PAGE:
And this is only the beginning of the FinTech revolution. Investments in FinTech companies reached an all-time high of $112 billion in 2018, and the number continues to increase, according to KPMG International. Tech giants also are getting in on the action. Earlier this year, for example, Apple partnered with Goldman Sachs and Mastercard to launch Apple Card, a credit card designed to be compatible with Apple Pay on Apple devices. Similar efforts are underway at other major financial institutions, which are teaming with business models that already reach or promise to reach billions of people, bringing them into a new world of financial access. More locally, these efforts promise to benefit millions of Californians in rural counties without access to retail bank branches, cellular coverage or financial solutions.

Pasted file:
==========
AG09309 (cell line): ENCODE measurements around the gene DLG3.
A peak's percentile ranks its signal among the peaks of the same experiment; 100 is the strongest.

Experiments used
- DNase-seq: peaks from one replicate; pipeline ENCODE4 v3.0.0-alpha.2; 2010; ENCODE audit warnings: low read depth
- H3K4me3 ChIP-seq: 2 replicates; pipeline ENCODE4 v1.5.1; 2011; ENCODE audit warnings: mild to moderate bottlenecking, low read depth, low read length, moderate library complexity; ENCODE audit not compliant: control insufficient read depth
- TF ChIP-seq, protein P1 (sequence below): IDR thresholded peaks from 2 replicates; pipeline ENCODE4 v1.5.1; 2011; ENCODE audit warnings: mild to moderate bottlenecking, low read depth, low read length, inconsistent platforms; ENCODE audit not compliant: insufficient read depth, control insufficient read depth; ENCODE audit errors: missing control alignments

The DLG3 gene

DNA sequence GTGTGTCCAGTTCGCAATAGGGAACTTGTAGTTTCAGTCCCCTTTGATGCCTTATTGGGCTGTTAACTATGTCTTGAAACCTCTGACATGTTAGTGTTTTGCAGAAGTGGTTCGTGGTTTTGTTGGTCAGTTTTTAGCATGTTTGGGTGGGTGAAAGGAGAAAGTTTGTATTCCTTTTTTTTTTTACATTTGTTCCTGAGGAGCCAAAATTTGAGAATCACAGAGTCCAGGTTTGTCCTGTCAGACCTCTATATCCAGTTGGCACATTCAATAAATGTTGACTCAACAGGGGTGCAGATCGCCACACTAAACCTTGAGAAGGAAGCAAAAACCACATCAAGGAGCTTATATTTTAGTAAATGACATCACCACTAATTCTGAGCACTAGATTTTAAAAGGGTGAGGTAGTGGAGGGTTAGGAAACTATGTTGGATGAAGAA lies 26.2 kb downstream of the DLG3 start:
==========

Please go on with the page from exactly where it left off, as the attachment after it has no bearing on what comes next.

With the growth of FinTech, for the first time in my life I see hope that purports to restore the basic dignity in life by ensuring no one is destined to a life of poverty.
Sohil Varshney, an incoming senior at Oak Ridge High School in El Dorado Hills, is the CEO of the 501c3 nonprofit Financial Literacy for You, which he founded in 2018. His interest in business and finance inspired his passion for financial literacy and his mission to spread it across the country and around the world. Sohil is the son of Comstock’s Editorial Board member Sanjay Varshney, a senior vice president at Wells Fargo Private Bank.